This is a remarkable short book, which I highly recommend.
The theme of the book is that some historic (but not current) concepts of psychiatric disease, not included in the current nosology, may be more rigorous phenotypes than those in the official nosology, and deserve reconsideration, especially in view of the author's perception -- shared by a great many -- that DSM-5 disorders are composed of highly heterogeneous populations which lead to non-specific research findings and eventually less than stellar therapeutic results.
Shorter examines some forgotten or partly forgotten, discarded diagnoses. But these were major diagnoses and not curiosities such as the nineteenth century syndrome of "jumping Frenchmen". And they are not diagnoses of questionable current relevance: they once comprised major paradigms for psychiatry and they continue to exist though they are not diagnosable per se. They are syndromes which could play some role in current and future paradigms in psychiatry.
Shorter sets the ground for this argument in his introduction and then goes on to a thoughtful chapter on "disease designing", essentially the description and defining of new disorders leading up (or down) to the DSM system and its current DSM-5. He presents an excellent overview of initial diagnoses from the eighteenth and nineteenth centuries, leading up to Kraepelin, the central figure in nosology and in this book.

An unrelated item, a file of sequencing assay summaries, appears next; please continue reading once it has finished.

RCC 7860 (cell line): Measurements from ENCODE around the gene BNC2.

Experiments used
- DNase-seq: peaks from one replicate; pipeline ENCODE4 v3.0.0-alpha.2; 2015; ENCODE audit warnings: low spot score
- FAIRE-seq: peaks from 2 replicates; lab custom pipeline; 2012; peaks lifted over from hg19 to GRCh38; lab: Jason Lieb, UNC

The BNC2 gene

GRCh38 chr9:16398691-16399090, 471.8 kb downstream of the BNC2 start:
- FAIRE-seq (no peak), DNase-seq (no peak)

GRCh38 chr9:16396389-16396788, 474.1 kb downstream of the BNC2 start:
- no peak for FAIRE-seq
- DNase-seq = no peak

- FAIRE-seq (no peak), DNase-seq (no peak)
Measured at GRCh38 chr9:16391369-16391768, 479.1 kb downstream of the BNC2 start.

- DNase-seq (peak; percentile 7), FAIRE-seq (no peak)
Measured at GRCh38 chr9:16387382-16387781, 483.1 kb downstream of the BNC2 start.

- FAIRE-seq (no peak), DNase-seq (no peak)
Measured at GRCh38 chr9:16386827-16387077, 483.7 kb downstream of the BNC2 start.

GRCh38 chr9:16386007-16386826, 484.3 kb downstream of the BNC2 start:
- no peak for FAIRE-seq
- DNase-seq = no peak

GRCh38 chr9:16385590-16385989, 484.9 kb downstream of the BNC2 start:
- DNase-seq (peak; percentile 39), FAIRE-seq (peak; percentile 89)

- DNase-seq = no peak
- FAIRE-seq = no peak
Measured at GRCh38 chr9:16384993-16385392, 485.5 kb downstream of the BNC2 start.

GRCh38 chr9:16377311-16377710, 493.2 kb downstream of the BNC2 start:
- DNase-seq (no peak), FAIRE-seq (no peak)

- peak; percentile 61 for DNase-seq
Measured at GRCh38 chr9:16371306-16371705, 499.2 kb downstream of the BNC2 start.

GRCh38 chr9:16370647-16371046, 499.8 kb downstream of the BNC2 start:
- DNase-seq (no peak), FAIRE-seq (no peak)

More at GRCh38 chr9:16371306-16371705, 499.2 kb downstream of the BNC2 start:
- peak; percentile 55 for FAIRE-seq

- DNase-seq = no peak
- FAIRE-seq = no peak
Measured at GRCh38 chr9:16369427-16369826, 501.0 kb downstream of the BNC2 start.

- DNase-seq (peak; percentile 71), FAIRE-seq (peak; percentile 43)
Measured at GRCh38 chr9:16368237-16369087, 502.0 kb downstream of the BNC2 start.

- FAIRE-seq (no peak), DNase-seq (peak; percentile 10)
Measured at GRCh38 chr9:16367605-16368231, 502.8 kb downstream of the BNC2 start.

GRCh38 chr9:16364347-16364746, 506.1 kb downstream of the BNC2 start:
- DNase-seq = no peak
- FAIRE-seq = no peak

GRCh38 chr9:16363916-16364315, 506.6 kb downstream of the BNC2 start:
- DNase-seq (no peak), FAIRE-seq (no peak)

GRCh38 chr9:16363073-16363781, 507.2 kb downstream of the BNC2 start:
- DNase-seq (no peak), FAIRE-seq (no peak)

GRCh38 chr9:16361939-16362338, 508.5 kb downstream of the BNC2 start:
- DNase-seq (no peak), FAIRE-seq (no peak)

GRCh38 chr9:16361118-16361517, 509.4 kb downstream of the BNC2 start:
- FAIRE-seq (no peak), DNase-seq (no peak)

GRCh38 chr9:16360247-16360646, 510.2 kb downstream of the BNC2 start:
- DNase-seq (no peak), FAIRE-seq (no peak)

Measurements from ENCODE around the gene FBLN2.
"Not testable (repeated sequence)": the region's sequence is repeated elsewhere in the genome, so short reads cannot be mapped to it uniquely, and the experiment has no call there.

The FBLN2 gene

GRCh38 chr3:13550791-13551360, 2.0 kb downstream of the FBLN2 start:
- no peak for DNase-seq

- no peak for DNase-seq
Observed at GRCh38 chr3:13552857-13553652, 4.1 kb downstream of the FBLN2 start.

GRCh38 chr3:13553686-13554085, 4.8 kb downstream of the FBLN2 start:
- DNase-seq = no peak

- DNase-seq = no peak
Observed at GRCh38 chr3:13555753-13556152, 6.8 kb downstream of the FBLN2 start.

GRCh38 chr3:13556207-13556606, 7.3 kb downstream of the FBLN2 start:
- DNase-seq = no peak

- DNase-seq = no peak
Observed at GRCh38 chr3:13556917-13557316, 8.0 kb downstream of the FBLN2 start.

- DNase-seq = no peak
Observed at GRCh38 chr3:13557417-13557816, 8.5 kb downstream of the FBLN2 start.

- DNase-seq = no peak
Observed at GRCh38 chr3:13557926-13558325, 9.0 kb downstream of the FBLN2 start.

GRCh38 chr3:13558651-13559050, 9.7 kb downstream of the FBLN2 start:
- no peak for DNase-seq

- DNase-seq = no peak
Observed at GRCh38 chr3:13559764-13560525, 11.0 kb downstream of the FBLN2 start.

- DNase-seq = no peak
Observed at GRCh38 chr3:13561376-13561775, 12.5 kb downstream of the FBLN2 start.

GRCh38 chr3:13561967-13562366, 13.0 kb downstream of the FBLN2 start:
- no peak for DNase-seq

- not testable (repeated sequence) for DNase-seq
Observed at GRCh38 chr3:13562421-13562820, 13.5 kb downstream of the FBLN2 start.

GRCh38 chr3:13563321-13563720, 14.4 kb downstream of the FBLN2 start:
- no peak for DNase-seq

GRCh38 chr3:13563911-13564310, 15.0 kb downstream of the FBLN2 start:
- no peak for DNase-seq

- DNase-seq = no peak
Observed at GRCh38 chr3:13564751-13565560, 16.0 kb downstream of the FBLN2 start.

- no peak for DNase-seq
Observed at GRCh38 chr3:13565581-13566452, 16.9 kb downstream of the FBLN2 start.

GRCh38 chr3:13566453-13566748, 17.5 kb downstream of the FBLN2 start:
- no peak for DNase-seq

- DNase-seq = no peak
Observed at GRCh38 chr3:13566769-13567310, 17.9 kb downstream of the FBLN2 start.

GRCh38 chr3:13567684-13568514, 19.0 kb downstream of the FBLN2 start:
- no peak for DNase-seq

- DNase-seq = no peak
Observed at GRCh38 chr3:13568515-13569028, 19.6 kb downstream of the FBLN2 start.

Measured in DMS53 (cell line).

He then discusses "delirious mania", a syndrome of psychosis and rage, described over many centuries (up to the present) and under many different names: homicidal mania, murderous monomania, maniacal rage, manie sans delire, furious mania, Bell's mania and many others. They were often variants of catatonia but in modern nosologies have tended to be viewed as types of personality disorder or intermittent explosive disorder, a syndrome which seems silly to me. These syndromes persist and are caught poorly in contemporary psychiatry, though many of them likely represent excited catatonia.
The next chapter discusses malignant catatonia, from which people die. Shorter traces accounts of this syndrome to the early nineteenth century, again with many names for it, including "typho-mania" because of clinical similarities to typhus. Under the influence of Kraepelin, catatonia lost its "independence" as a syndrome and was classified as a type of schizophrenia, and the understanding that it could be a lethal syndrome was largely lost. With the resurgence of knowledge of this syndrome in recent decades, it has become highly treatable with biological treatments.
The next chapter is interesting and sure to be controversial, as demonstrated by its title, "bipolar craziness". The historic tradition for centuries was to link mania and depression as one syndrome, and the belief was that severe depression could have manic components. Shorter provides many examples of this reasoning as well as case reports, with a good discussion of Falret and Baillarger's concept of "circular insanity", which is often abruptly dismissed. He then considers the concepts of cyclothymia and manic-depressive illness. The account of the development of the concept of bipolar disorder from all these antecedents is cogent and accurate. But Shorter clearly has a bias, as one can see from his language: he asserts, for example, that bipolar disorder "burrowed its way" into psychiatry.